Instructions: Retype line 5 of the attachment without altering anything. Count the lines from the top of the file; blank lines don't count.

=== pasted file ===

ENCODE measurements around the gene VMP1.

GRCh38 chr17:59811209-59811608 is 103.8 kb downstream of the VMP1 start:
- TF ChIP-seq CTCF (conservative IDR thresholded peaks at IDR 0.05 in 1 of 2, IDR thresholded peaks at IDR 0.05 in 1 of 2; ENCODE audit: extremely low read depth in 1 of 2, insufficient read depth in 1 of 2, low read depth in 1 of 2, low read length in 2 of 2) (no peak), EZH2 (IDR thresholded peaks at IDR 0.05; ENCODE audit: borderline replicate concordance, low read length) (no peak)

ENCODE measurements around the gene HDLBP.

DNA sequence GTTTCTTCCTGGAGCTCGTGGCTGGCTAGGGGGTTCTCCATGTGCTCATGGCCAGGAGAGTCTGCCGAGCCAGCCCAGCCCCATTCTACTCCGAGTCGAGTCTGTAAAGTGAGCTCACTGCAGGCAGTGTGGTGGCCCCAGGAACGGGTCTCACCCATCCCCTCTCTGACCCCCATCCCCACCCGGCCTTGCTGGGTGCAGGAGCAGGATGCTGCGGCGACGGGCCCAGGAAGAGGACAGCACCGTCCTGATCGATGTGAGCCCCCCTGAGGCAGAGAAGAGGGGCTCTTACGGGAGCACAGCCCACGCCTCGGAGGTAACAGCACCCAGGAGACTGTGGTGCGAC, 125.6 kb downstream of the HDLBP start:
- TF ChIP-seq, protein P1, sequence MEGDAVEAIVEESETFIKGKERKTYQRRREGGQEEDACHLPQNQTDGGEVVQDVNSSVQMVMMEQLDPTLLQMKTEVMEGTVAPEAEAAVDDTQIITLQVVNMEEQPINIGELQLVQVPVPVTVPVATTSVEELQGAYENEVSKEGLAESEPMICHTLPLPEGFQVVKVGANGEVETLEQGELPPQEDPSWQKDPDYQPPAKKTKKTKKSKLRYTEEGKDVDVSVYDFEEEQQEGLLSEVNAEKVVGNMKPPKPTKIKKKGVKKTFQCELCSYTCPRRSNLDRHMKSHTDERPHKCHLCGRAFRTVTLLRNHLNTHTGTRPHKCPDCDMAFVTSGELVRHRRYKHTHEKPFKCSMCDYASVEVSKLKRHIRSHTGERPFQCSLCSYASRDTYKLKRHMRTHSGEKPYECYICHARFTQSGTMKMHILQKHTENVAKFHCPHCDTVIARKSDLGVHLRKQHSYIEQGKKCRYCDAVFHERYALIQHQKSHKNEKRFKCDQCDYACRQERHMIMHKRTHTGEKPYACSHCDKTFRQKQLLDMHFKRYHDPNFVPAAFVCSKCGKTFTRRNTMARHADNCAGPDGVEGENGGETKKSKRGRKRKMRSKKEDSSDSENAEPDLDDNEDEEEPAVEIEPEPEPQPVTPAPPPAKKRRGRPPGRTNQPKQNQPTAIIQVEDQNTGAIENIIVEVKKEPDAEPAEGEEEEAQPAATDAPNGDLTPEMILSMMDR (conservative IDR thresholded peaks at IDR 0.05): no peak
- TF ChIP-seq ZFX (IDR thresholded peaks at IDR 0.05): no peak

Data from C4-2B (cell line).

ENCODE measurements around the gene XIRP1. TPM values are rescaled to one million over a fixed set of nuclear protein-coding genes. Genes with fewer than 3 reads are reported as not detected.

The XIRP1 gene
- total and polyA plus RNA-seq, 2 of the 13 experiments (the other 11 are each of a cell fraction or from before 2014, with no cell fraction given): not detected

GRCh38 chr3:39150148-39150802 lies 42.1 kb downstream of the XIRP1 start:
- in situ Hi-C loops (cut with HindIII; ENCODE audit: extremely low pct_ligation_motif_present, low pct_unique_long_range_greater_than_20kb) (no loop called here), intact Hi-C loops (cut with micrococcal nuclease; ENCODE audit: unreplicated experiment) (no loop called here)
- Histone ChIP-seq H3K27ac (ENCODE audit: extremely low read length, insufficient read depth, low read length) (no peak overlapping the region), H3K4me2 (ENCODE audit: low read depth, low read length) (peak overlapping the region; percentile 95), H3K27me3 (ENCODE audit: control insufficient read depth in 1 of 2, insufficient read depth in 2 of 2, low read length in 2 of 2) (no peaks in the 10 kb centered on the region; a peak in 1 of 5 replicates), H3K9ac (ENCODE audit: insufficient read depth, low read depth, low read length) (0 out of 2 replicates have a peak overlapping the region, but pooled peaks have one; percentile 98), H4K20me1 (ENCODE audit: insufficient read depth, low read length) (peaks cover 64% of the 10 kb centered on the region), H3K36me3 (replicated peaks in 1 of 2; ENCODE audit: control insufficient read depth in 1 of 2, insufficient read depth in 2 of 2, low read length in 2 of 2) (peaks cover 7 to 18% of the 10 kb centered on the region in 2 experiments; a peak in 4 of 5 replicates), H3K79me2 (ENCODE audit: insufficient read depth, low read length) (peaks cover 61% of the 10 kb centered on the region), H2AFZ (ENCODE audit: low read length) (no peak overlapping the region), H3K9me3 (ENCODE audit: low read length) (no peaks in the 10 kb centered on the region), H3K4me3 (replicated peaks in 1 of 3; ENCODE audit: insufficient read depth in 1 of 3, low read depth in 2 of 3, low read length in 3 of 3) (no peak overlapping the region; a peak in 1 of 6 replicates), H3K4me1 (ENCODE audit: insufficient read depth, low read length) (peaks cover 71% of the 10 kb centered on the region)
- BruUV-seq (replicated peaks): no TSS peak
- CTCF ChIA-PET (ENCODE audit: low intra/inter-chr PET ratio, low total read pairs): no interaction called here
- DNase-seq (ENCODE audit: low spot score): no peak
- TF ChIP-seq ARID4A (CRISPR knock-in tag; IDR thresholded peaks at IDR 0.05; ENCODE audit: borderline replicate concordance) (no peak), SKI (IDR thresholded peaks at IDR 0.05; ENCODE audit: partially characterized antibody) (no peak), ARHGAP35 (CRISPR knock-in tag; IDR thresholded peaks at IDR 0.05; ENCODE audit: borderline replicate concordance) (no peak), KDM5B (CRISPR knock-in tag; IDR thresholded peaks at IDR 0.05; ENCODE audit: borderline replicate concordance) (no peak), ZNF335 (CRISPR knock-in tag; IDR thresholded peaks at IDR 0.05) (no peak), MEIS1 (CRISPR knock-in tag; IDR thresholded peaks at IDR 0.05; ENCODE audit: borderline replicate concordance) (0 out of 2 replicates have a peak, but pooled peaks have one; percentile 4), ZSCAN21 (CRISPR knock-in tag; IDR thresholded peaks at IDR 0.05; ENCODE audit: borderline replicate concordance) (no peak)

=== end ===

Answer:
DNA sequence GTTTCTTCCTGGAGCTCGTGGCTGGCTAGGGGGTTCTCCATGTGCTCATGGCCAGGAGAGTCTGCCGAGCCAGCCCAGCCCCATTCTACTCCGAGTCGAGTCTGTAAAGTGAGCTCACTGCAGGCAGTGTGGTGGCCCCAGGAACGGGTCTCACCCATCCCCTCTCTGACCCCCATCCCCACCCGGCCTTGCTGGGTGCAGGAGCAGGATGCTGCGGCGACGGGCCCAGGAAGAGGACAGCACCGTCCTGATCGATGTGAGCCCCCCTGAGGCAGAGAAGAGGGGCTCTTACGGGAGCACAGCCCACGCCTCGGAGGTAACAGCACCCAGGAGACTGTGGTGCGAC, 125.6 kb downstream of the HDLBP start: